Info iconThis preview shows page 1. Sign up to view the full content.

View Full Document Right Arrow Icon
This is the end of the preview. Sign up to access the rest of the document.

Unformatted text preview: become vegetarians, raw food exponents, etc. Opposed to the group that falls into habits very readily is the group that finds it difficult to acquire habitual ways of working and living. All of us seek change and variety, as well as stability. Some cannot easily form habits because they are quickly bored by the habitual. These restless folk are the failures or the great successes, according to their intelligence and good fortune. There is a low-grade intelligence type, without purpose and energy, and there is a high-grade intelligence type, seeking the ideal, restless under imperfection and restraint, disdaining the commonplace and the habits that go with it. Is their disdain of habit-forming and customs the result of their unconventional ways, or do their unconventional ways result because they cannot easily form habits? It is very probable that the true wanderer and Bohemian finds it difficult, at least in youth, to form habits, and that the pseudo-Bohemian is merely an imitation. CHAPTER III. 30 Habit is so intimately a part of all traits and abilities that we would be anticipating several chapters of this book did we go into all the habit types. Social conditions, desire, fatigue, monotony, purpose, intelligence, inhibition, all enter into habit and habit formation. Youth experiments with habit; old age clings to it. Efficiency is the result of good habits but originality is the reward of some who discard habits. A nation forms habits which seem to be part of its nature, until emigration to another land shows the falsity of this belief. So with individuals: a man feels he must eat or drink so much, gratify his sex appetite so often, sleep so many hours, exercise this or that amount, seek his entertainment in this or that fashion,--until something happens to make the habit impossible and he finds that what he thought a deeply rooted mode of living was a superficial routine. Though good habits may lead to success they may also bar the way to the pleasures of experience; that is their danger. A man who finds...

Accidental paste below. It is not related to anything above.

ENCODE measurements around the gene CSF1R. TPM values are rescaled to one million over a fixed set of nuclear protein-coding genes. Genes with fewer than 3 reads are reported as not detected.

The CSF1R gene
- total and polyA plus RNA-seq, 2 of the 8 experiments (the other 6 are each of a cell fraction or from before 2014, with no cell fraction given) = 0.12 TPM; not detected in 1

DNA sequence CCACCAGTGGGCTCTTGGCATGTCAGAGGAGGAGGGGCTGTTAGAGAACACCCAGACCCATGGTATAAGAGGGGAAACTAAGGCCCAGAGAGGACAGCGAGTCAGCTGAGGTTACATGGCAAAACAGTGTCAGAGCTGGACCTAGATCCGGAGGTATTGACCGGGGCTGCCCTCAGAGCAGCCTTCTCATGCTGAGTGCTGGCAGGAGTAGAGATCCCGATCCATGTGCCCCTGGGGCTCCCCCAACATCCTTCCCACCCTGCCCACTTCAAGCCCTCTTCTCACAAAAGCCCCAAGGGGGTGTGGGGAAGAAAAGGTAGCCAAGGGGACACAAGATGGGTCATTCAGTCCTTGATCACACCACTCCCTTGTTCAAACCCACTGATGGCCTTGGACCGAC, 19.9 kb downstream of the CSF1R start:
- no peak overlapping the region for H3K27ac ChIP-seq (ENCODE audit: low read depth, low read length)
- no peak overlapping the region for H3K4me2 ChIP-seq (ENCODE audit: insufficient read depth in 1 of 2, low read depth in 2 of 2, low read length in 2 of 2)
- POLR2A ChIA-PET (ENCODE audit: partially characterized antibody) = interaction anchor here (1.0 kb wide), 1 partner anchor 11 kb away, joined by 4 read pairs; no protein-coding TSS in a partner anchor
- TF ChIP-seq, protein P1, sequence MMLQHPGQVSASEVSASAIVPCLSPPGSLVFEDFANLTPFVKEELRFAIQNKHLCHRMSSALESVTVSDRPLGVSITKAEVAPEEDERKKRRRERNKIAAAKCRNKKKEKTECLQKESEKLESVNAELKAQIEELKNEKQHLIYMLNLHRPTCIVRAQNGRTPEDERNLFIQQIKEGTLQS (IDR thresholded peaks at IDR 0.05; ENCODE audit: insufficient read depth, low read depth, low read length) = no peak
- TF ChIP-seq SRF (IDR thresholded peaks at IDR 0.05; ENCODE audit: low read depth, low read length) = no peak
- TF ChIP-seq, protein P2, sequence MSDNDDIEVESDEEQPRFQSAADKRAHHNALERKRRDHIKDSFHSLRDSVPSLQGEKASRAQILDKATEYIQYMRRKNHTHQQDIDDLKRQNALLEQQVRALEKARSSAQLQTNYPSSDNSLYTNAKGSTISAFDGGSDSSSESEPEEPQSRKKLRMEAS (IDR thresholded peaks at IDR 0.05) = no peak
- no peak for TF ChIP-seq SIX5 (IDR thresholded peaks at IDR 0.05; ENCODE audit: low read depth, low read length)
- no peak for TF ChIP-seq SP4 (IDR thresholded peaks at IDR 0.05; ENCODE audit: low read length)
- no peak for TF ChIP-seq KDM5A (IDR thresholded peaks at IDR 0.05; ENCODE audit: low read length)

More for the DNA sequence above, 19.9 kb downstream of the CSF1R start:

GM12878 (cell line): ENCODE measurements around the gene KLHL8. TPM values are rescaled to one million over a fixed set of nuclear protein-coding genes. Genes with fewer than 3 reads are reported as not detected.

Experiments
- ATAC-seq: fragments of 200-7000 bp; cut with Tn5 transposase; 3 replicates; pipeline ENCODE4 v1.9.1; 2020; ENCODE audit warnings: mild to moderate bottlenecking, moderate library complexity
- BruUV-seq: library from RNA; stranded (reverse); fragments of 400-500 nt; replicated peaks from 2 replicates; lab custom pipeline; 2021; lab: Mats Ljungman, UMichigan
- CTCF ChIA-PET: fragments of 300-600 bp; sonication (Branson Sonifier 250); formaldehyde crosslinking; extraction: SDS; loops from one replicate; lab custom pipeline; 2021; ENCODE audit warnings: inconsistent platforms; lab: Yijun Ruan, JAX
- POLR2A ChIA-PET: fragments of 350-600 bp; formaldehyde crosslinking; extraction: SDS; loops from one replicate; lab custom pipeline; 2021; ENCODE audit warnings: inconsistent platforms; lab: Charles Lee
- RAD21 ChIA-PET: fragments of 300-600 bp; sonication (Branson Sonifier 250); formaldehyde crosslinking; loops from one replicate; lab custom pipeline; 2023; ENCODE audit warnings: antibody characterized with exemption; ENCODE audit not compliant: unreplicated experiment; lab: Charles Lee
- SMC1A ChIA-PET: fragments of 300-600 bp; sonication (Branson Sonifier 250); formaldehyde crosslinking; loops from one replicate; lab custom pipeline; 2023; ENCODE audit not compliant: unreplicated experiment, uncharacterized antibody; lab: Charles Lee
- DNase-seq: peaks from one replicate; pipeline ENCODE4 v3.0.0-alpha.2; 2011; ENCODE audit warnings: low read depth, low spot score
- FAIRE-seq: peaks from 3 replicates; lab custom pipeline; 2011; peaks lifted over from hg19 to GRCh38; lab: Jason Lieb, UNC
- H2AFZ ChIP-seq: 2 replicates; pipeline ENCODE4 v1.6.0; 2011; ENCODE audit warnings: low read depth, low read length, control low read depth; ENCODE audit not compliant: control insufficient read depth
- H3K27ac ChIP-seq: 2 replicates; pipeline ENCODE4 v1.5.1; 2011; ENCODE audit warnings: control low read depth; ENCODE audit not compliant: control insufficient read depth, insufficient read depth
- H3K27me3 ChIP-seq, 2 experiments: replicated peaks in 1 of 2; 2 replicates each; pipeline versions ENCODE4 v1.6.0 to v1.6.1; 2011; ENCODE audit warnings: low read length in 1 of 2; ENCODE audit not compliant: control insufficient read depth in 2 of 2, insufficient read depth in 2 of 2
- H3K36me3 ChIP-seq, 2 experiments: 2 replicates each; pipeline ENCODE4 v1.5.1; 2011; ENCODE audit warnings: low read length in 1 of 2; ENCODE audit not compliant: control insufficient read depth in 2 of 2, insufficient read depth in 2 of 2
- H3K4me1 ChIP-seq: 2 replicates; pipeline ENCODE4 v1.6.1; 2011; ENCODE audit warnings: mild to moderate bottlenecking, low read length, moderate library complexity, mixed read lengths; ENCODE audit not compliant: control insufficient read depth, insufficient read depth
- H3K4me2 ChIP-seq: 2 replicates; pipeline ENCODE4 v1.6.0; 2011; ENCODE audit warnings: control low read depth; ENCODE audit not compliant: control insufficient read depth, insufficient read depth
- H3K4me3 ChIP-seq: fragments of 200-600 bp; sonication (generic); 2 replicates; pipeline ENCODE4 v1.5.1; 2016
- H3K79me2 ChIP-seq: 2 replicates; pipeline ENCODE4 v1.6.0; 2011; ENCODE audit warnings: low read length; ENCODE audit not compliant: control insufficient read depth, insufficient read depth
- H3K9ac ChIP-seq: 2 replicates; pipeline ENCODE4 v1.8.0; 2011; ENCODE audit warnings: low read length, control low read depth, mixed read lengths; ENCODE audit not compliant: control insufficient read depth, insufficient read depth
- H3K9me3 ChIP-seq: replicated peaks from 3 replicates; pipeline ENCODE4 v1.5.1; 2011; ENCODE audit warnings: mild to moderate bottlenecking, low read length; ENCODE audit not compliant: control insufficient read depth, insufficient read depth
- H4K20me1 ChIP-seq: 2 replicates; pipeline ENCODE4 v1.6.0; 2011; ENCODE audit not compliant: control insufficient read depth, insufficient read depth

View Full Document

This note was uploaded on 09/26/2011 for the course PSYCHOLOGY 110 taught by Professor Kannan during the Spring '11 term at Anna University Chennai - Regional Office, Coimbatore.

Ask a homework question - tutors are online